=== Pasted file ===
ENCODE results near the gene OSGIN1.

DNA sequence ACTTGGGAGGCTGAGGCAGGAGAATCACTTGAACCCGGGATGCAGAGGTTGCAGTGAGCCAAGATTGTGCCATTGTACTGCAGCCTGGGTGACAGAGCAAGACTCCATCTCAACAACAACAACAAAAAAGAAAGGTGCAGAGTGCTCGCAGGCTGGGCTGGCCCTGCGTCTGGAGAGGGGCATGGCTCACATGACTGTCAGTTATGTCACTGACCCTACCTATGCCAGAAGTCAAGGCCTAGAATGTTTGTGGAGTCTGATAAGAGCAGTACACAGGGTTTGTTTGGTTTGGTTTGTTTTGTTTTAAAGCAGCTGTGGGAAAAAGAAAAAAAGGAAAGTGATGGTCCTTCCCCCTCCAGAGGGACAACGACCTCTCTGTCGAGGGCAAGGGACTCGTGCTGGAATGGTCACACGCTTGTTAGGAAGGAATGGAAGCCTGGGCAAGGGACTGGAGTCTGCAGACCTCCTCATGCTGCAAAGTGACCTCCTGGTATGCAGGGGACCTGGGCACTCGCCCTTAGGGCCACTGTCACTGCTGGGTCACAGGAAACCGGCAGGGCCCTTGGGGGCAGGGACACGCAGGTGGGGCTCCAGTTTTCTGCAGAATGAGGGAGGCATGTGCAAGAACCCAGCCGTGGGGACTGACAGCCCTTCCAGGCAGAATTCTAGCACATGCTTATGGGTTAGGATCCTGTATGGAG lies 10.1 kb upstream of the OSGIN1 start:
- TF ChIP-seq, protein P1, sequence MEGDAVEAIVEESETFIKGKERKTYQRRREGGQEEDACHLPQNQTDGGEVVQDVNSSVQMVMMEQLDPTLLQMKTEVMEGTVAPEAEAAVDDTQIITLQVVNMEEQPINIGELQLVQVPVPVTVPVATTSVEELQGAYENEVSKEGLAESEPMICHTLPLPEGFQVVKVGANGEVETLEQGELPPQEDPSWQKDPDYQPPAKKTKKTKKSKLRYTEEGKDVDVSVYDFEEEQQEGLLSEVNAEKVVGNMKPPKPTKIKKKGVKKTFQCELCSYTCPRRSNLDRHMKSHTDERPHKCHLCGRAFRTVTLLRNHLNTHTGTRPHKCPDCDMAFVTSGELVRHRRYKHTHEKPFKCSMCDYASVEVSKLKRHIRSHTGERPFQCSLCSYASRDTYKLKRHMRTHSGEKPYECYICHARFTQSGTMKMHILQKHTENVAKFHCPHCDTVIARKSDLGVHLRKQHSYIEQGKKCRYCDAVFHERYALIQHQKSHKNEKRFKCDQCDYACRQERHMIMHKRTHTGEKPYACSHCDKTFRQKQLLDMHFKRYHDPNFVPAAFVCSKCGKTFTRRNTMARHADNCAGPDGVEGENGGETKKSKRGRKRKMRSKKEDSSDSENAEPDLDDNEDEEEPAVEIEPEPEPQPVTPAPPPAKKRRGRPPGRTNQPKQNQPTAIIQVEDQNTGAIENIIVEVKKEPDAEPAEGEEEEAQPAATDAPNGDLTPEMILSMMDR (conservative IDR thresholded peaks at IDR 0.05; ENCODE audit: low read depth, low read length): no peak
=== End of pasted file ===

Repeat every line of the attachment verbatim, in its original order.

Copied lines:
ENCODE results near the gene OSGIN1.

DNA sequence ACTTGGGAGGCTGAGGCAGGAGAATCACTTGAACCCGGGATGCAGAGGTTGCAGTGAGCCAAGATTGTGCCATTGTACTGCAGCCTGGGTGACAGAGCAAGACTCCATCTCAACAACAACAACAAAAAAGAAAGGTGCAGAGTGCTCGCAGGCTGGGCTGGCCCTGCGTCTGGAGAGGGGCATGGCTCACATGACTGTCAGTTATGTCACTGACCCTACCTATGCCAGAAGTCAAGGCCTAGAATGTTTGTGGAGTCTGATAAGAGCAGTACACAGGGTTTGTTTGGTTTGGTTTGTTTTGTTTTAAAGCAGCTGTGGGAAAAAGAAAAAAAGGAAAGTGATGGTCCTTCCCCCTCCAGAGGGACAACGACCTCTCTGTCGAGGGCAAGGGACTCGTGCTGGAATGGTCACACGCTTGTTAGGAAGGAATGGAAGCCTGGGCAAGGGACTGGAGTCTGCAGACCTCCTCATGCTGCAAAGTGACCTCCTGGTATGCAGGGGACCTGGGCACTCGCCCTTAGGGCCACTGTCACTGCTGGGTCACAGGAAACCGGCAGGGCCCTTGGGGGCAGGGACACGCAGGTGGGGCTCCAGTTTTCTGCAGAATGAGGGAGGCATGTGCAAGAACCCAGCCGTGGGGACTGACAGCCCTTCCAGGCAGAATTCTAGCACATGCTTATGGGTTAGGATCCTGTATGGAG lies 10.1 kb upstream of the OSGIN1 start:
- TF ChIP-seq, protein P1, sequence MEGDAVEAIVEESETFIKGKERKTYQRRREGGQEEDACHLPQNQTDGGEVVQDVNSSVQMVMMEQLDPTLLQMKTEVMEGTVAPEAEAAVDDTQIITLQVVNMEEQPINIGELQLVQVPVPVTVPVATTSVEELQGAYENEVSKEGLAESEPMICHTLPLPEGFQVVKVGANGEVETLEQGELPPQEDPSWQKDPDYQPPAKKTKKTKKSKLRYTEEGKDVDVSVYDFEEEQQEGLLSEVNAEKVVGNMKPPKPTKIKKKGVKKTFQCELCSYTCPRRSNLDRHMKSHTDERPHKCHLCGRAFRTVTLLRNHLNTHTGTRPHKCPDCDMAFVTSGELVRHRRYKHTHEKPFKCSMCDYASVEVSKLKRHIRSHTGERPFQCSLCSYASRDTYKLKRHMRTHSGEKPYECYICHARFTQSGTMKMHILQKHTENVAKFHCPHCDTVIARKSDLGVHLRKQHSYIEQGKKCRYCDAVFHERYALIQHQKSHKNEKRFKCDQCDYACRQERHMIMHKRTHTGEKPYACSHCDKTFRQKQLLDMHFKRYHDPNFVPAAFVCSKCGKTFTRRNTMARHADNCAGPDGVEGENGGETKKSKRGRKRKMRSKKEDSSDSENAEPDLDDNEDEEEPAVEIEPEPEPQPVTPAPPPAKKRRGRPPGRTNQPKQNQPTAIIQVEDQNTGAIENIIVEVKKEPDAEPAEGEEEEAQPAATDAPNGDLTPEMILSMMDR (conservative IDR thresholded peaks at IDR 0.05; ENCODE audit: low read depth, low read length): no peak